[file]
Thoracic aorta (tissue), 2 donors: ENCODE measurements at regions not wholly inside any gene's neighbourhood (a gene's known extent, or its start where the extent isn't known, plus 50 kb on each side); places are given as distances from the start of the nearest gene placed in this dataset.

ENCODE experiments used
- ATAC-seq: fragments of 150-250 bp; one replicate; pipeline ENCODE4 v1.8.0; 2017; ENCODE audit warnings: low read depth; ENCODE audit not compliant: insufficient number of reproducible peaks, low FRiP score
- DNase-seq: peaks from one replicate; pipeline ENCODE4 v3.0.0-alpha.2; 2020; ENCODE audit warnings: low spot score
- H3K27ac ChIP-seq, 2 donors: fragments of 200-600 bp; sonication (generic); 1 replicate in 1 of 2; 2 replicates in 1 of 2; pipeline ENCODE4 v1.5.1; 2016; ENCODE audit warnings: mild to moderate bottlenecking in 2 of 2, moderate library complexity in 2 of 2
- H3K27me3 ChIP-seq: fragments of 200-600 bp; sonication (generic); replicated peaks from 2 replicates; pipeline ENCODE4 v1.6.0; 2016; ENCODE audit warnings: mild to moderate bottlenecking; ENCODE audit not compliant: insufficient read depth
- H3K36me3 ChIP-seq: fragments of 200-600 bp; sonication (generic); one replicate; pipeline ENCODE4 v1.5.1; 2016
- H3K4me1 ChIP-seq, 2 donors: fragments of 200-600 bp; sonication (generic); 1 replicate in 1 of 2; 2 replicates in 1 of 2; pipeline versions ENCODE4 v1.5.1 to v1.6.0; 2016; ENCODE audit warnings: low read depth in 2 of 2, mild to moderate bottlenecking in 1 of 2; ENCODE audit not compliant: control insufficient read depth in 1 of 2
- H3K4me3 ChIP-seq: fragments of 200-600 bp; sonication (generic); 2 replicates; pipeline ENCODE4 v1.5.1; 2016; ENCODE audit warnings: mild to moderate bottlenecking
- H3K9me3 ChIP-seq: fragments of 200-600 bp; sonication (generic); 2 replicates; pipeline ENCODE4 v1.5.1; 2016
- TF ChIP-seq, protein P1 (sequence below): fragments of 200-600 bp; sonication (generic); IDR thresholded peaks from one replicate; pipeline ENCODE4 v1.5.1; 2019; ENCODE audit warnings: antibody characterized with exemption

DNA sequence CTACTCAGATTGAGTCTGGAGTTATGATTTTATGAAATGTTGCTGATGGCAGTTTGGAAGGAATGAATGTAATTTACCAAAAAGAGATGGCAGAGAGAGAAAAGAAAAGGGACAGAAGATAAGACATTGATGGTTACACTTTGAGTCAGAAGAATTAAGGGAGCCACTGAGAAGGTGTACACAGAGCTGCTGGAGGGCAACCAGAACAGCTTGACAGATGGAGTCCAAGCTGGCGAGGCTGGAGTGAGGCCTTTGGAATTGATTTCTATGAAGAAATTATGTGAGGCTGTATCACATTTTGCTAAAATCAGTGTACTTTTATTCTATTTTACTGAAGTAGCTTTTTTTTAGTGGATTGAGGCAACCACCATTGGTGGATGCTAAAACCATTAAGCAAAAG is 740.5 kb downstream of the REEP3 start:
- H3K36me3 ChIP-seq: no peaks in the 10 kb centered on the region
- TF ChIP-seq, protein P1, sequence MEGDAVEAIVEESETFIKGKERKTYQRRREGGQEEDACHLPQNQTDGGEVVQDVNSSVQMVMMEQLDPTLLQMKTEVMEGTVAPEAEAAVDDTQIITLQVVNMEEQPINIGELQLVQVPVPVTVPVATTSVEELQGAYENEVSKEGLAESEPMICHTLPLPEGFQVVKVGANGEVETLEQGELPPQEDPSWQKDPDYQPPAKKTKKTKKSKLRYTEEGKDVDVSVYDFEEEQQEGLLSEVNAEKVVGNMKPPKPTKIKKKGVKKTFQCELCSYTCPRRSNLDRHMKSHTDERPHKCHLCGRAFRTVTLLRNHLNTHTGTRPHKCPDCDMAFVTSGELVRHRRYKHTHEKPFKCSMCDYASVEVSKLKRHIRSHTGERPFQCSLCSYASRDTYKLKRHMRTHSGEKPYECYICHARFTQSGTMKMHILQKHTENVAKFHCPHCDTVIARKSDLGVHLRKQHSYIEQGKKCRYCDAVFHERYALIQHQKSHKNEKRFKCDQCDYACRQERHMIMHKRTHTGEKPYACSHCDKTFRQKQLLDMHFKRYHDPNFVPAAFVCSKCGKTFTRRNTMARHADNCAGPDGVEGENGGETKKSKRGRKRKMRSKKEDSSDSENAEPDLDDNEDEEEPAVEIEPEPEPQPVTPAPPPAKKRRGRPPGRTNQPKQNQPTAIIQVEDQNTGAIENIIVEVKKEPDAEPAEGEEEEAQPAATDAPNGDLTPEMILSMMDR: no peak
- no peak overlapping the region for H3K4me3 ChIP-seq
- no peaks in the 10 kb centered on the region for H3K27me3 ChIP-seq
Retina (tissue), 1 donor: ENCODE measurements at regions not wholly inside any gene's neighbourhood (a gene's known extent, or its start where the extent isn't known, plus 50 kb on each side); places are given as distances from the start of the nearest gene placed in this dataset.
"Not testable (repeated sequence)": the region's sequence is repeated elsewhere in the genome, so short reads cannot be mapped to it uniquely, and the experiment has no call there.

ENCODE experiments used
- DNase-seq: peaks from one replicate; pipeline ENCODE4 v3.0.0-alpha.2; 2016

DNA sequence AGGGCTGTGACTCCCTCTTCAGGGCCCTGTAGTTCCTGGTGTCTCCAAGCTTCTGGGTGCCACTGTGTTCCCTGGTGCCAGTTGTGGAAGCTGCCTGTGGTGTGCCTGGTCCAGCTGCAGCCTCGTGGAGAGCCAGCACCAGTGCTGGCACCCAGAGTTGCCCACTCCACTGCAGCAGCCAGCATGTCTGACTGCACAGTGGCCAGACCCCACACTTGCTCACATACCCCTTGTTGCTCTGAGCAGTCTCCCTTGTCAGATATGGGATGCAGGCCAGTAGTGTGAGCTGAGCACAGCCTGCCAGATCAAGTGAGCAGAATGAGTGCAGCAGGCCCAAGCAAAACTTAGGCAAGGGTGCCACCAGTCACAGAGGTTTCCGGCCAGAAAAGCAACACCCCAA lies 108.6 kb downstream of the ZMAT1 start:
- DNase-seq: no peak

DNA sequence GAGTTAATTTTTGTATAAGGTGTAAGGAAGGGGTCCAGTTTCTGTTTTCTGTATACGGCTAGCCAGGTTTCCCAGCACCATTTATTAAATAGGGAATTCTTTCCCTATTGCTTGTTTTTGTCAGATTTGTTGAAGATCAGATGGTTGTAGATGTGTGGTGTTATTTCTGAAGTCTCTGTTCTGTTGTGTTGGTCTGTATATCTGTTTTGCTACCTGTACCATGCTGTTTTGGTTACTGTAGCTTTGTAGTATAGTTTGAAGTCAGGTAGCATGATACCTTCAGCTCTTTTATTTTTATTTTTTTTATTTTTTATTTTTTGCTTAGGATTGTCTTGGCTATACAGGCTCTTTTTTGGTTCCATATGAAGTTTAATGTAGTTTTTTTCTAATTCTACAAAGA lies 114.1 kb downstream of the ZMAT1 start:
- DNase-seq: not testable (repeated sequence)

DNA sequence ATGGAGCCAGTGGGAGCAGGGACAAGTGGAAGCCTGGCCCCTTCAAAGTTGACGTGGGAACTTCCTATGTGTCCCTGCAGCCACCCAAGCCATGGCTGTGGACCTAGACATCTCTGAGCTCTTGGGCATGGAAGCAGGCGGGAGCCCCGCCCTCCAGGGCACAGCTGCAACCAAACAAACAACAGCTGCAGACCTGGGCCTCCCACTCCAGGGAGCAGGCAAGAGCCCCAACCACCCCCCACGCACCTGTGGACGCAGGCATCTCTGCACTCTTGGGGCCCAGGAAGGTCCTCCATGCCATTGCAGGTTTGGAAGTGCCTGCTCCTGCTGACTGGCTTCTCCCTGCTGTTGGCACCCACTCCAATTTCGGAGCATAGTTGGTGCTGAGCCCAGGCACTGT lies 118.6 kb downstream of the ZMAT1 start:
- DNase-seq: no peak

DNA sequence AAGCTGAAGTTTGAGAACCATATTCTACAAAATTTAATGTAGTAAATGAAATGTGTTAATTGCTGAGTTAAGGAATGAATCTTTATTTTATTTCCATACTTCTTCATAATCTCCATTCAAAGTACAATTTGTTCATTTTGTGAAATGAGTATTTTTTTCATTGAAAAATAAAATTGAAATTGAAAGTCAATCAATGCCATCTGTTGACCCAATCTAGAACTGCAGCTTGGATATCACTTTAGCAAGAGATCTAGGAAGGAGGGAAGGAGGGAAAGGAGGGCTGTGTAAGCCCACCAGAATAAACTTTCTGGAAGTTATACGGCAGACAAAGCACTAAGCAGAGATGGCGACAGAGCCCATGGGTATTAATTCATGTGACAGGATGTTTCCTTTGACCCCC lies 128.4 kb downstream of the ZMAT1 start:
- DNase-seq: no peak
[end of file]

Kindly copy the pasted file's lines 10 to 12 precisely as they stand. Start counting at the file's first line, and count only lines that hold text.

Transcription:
- H3K9me3 ChIP-seq: fragments of 200-600 bp; sonication (generic); 2 replicates; pipeline ENCODE4 v1.5.1; 2016
- TF ChIP-seq, protein P1 (sequence below): fragments of 200-600 bp; sonication (generic); IDR thresholded peaks from one replicate; pipeline ENCODE4 v1.5.1; 2019; ENCODE audit warnings: antibody characterized with exemption

DNA sequence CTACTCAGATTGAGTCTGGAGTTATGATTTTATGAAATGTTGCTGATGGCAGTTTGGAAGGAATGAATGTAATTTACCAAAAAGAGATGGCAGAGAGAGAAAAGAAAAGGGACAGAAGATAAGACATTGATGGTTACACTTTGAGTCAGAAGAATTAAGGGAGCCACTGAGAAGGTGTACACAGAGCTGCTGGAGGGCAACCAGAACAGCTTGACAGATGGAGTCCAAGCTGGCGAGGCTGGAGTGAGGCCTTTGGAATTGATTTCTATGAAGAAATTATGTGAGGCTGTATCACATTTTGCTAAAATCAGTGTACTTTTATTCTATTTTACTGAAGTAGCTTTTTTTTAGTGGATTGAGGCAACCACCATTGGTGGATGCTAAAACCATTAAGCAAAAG is 740.5 kb downstream of the REEP3 start: